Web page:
They might be natives and they might be transplants and together they can feel like strangers in a strange land. Careful when and where they remove winter jackets to reveal Eli Manning or Osi Umenyiora jerseys.

Mindful of how loud and long they cheer their football team’s successes when outnumbered by Mainers who pledge alliegiance to Bill Belichick, Tom Brady and the New England Patriots. Anxious for Sunday’s Super Bowl and the opening kickoff, and wondering where they can find a safe haven to follow their team.

They are New York Giants fans who don’t always see a welcome mat when they’d rather be in a public place than a private home for America’s biggest game. “I think we were definitely an afterthought here until 2007 when we took the greatest season from them,” said James Krams of Portland.

He was referring, of course, to the Giants’ 17-14 win in Arizona, handing the Patriots their only defeat that year. In the days and weeks afterward, New England fans mourned what might have been. And cast the Giants and their fans as the new villains.

Dan Drouin compares the Giants’ winning touchdown drive late in the fourth quarter to Aaron Boone’s home run off Tim Wakefield in Game 7 of the 2003 American League Championship Series. Boone’s 11th-inning home run sent the Yankees to the World Series and the Red Sox back to Boston.

Drouin was a salesman for National Distributors then. “When Boone hit that home run, you couldn’t even do business the next day, people were so down.”

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Drouin now owns the Stockhouse Restaurant and Sports Pub in Westbrook. His place had a big crowd for the 2007 Super Bowl. Until David Tyree made his 32-yard miracle catch, setting up the Giants’ winning touchdown.

“Everybody just stood up and started putting their coats on,” said Drouin. Except for his Giants fans, who were cheering.

“People coming in for lunch the next day didn’t want to talk about it. They were still stunned.”

There is a large chalkboard on his outdoor deck this week. “Giants Fans are Welcome!” can be seen or not seen, depending if someone took an eraser to it and someone else grabbed the chalk, says Drouin.

“We have our Giants regulars. We’ve got 25 televisions showing different games, and if the Giants and Patriots are playing at the same time, people know the sound will always be the Patriots. If the Giants game is on at a different time, the sound will always be the Giants.”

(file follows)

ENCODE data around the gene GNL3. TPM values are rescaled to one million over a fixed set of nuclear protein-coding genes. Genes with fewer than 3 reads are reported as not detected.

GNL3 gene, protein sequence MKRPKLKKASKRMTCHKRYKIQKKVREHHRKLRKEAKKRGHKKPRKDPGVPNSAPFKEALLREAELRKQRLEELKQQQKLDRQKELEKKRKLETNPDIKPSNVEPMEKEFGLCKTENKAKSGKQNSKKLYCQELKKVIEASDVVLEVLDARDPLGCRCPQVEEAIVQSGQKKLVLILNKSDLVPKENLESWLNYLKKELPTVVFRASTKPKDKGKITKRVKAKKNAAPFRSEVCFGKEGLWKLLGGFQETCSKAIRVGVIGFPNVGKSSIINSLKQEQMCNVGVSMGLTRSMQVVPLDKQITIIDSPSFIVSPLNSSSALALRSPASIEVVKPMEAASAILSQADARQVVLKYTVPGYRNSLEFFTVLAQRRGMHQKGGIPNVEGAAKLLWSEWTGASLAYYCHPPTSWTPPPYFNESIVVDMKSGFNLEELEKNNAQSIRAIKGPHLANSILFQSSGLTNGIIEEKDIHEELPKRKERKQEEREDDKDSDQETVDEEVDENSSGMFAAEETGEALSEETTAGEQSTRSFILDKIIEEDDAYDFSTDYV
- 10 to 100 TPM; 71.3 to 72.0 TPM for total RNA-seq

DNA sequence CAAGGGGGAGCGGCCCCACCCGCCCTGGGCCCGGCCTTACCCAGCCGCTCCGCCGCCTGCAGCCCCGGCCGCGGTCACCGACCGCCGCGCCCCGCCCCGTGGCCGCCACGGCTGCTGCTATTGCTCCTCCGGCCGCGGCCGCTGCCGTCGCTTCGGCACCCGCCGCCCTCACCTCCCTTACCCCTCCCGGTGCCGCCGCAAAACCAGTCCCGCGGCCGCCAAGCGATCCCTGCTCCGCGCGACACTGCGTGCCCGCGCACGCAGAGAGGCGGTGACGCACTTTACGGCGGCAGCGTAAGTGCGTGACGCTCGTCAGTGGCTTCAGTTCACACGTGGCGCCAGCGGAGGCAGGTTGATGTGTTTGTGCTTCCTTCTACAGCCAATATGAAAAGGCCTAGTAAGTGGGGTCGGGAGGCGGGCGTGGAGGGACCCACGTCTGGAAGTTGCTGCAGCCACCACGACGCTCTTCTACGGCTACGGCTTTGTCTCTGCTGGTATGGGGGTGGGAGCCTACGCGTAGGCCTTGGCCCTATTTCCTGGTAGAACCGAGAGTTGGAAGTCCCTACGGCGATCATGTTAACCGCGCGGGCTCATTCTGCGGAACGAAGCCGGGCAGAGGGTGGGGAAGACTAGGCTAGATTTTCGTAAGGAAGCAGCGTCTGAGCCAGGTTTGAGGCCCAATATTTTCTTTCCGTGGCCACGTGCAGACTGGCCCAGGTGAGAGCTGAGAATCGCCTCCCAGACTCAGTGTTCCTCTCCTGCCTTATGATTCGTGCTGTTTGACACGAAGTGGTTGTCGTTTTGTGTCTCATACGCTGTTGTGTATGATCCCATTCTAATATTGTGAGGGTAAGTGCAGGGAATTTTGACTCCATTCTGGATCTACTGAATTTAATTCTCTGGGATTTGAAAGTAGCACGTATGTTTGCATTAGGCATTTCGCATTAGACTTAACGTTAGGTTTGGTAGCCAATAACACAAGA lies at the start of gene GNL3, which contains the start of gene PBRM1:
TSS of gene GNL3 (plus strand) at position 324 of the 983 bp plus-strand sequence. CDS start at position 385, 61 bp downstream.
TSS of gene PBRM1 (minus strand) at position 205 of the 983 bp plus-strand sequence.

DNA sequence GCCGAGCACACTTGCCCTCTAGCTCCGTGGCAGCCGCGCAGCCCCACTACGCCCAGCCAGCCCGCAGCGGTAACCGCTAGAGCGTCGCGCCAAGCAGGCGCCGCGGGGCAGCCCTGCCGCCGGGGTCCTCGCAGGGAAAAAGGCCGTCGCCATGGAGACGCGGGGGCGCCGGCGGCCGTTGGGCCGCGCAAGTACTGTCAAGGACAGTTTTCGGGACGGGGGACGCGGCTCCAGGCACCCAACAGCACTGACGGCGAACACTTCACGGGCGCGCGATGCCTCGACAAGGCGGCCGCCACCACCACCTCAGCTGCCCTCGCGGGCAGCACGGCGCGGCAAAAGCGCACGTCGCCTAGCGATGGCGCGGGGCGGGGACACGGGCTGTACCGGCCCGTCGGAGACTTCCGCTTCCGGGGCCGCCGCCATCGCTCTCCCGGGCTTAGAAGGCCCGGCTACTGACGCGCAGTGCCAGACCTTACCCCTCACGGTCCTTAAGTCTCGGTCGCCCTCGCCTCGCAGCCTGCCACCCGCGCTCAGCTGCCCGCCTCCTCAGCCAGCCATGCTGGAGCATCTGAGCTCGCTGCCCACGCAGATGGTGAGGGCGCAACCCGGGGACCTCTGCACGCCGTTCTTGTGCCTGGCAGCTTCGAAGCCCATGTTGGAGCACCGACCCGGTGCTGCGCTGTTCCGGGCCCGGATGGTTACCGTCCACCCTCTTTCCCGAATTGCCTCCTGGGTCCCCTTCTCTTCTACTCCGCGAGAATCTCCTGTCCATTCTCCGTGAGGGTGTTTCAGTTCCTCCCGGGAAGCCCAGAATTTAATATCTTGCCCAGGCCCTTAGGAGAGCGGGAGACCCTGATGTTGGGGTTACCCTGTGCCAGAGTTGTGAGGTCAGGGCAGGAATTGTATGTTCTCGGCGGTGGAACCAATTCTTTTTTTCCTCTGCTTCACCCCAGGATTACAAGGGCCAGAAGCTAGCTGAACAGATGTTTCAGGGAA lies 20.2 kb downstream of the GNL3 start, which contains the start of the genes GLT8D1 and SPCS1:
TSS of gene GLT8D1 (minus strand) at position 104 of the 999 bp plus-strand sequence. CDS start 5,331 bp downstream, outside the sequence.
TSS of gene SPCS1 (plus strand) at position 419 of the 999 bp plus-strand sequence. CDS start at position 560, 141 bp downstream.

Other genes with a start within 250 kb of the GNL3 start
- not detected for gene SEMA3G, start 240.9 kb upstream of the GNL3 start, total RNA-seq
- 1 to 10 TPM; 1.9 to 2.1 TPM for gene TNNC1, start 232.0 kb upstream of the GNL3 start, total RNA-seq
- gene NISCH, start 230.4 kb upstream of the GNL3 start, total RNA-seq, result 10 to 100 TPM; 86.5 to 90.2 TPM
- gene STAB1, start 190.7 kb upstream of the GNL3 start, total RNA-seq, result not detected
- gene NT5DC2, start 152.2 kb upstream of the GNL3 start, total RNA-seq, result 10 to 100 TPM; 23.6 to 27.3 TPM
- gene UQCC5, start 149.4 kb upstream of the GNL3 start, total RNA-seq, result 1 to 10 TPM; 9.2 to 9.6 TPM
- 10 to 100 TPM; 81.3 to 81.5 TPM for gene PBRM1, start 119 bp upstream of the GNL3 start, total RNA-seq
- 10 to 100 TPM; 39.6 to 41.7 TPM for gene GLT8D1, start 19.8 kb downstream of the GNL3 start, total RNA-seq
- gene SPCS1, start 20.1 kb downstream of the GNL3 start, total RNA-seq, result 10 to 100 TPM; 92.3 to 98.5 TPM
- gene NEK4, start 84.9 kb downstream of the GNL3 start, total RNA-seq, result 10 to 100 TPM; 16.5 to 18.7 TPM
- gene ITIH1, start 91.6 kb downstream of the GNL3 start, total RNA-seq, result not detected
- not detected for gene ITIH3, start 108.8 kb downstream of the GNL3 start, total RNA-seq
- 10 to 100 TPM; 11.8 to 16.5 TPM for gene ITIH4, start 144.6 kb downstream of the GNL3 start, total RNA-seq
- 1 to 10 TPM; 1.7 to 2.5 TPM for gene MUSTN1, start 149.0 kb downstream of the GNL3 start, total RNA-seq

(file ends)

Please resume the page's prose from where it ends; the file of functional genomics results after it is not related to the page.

On the website of the Frosty Pint, a pub on Portland’s Forest Avenue that proclaims itself a neighborhood sports bar, owner Jason L’Italien lists the Giants along with the Spankees and Jets as favorite teams to hate. He can spot Giants fans, he says. “I have to talk slow to them and give them my picture menus.”

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His place has pennants or banners from teams adorning the walls. The Giants and Jets stuff is upside down.

L’Italien laughs. He stands in solidarity with his Patriots clientele. But this can be a sensitive topic to Giants fans. They don’t want to be confused with Yankees fans, who can’t breathe the same air with Red Sox fans.

“Yankees fans are a little more arrogant,” said Kevin Kassa of Portland, a newly arrived New Jersey native with 15 years in Michigan. “The Yankees will spend whatever it takes to win. Their fans expect them to win and they come across as arrogant.

“The NFL has figured out parity, a level playing field (due to the salary cap). We know we can have good years and not-so-good years. Right around Thanksgiving I thought (the Giants) were done.”

Living about five minutes from Portland’s Old Port, Kassa walked by The Thirsty Pig earlier this season and saw a sign touting it was a place for Giants fans. Of course he walked in. Not knowing anyone, Kassa, wearing a Michael Strahan jersey, sat by himself at the end of the bar, Krams, wearing a Bill Parcells Giants jersey, invited him to join a much larger group.

Kassa found his brothers and sisters. After the Giants beat the Packers in the playoffs, Kassa took off his Strahan jersey. He had to return to New Jersey the weekend of the NFC championship game to visit his ailing mother.

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Please, he said. Have someone wear this for good luck.

Kassa and Krams will be at The Thirsty Pig on Super Bowl Sunday along with dozens of others. They found their safe harbor. Patriots fans, said Krams, are welcome.

 

Staff Writer Steve Solloway can be contacted at 791-6412 or at: [email protected]

Twitter: SteveSolloway

 


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